David Attenborough opened my eyes to the natural world For anyone of my generation, he has been such an influential figure in terms of education. So I'm glad David is still working and showing such enthusiasm and compassion. Am I the new David Attenborough? I'm shocked to be compared – no one could aim to replace someone who's such a phenomenon; those shoes will never be filled!
Working on human remains is an exciting challenge When I started on my PhD [in paleopathology], I was surprised how much you could tell about ancient disease by looking for clues in human remains. So initially I was like, gosh, are we actually going to make any diagnosis? But you piece together what you see – like a massive jigsaw.
Science is about that childlike sense of wonder We all have it, yet some people say to me that when they were being taught science at school it destroyed that somehow. So we need to cherish good science teachers who tap into that sense of wonder.
Apes play with your mind There's a sense of weird familiarity you get when you're up close with a chimpanzee [as Roberts was when filming the TV series Origins of Us]. It's very different to looking into a dog's or cat's eyes, as there's almost a sense of recognition between you. But even though they are our closest living relatives, you need to recognise them as wild animals and treat them with the utmost respect. What's desperately sad, though, is that we're wiping them out.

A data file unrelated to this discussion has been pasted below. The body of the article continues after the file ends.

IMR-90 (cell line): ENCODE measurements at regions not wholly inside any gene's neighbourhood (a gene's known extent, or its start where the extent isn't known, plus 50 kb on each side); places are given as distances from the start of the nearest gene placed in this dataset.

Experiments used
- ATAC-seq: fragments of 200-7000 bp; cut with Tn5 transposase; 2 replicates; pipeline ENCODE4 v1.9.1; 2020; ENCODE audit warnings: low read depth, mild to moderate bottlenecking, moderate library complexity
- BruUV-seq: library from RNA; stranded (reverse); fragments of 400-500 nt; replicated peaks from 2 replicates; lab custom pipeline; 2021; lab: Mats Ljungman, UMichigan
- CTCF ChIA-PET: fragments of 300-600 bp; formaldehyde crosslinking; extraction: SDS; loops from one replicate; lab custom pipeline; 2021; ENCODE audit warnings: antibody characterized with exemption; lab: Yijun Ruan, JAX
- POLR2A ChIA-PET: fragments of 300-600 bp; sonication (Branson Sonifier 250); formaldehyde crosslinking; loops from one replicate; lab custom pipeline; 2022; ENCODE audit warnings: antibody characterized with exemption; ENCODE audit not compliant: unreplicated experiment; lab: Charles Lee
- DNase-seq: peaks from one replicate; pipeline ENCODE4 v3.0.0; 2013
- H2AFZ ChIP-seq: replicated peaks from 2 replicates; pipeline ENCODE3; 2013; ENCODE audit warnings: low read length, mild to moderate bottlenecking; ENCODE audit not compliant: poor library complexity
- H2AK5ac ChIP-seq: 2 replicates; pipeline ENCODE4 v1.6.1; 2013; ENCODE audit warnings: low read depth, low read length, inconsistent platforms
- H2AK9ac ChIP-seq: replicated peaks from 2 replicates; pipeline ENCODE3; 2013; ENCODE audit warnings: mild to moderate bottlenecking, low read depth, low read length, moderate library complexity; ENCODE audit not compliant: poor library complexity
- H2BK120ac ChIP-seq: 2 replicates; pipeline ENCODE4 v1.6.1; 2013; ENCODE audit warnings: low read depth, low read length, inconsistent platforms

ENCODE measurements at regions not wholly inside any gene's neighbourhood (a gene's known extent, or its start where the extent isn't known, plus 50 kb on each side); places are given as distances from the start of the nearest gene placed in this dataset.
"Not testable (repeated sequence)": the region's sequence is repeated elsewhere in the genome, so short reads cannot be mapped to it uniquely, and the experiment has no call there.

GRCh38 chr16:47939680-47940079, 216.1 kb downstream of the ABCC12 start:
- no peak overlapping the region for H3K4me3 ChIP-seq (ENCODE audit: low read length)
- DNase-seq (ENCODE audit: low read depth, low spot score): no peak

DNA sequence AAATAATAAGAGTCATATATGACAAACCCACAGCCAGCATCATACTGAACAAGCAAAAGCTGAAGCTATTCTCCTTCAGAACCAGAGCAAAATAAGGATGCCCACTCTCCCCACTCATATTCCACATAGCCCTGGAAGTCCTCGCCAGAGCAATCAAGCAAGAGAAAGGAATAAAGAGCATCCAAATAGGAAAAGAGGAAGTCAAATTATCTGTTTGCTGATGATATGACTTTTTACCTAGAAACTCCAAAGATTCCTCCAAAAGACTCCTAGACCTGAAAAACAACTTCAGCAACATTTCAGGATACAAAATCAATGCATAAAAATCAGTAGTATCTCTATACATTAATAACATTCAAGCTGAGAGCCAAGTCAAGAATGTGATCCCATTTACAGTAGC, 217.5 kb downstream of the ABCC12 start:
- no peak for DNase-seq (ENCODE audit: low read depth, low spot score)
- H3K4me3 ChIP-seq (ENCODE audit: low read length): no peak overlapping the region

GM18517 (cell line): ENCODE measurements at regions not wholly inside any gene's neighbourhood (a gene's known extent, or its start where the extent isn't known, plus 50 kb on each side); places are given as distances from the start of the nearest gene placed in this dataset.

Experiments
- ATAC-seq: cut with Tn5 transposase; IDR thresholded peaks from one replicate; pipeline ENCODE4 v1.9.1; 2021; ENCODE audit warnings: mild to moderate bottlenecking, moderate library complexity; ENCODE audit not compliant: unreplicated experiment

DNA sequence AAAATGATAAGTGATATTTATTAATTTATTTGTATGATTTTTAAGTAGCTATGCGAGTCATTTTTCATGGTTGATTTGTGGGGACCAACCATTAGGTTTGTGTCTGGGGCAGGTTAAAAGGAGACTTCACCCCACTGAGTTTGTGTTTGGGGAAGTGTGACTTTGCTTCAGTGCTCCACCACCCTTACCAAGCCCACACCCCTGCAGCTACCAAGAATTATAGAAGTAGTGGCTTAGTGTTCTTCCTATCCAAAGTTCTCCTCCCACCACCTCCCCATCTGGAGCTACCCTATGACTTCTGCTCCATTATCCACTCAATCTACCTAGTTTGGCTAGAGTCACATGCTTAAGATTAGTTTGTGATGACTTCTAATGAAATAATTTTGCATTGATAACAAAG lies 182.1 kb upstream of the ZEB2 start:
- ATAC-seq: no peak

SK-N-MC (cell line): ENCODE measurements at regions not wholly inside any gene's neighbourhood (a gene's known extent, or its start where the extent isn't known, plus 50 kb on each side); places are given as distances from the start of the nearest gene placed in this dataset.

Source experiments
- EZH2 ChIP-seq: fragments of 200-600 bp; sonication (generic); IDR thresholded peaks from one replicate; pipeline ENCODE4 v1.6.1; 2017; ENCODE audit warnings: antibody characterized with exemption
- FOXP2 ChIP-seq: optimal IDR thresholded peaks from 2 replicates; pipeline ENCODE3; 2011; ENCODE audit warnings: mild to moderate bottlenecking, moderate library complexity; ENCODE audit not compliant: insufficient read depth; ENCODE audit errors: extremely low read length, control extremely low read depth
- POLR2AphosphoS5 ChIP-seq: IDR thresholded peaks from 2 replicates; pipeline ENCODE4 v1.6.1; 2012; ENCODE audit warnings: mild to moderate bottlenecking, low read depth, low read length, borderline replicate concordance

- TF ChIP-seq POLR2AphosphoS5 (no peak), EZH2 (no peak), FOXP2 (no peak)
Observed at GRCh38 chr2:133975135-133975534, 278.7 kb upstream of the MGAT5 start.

It's unusual for primates to walk on two legs But by doing so ourselves, our hips and knees wear out. And in a modern society of increasing obesity that's going to exacerbate those stresses even more.
Relations between science and politics need to improve I'd like to see [politicians] listening before they start to create policy rather than using science to back policies already created, for social or political reasons. A prime example was the dreadful "Nutt sack affair" as [the science writer] Ben Goldacre called it [the Government scientist David Nutt was fired from the Advisory Council on the Misuse of Drugs in 2009 for disagreeing with the Government's drug policy], where the Government wanted him to endorse their policies, but if he had done, he would have sold out; scientists need to retain independence.
It's amazing what puppeteers can do At the Walking with Dinosaurs live show it's utterly amazing to see what looks like real dinosaurs prowling around an arena, from a massive brachiosaurus to flying dinosaurs – even as a scientist who's looked at fossils and knew this stuff existed, it feels special.
Professor Alice Roberts, 39, is a paleopathologist, anatomist and TV presenter. She is the spokesperson for 'Walking with Dinosaurs: The Arena Spectacular', which embarks on a UK tour starting at the O2 Arena, London on 26 December (dinosaurlive.com/uk)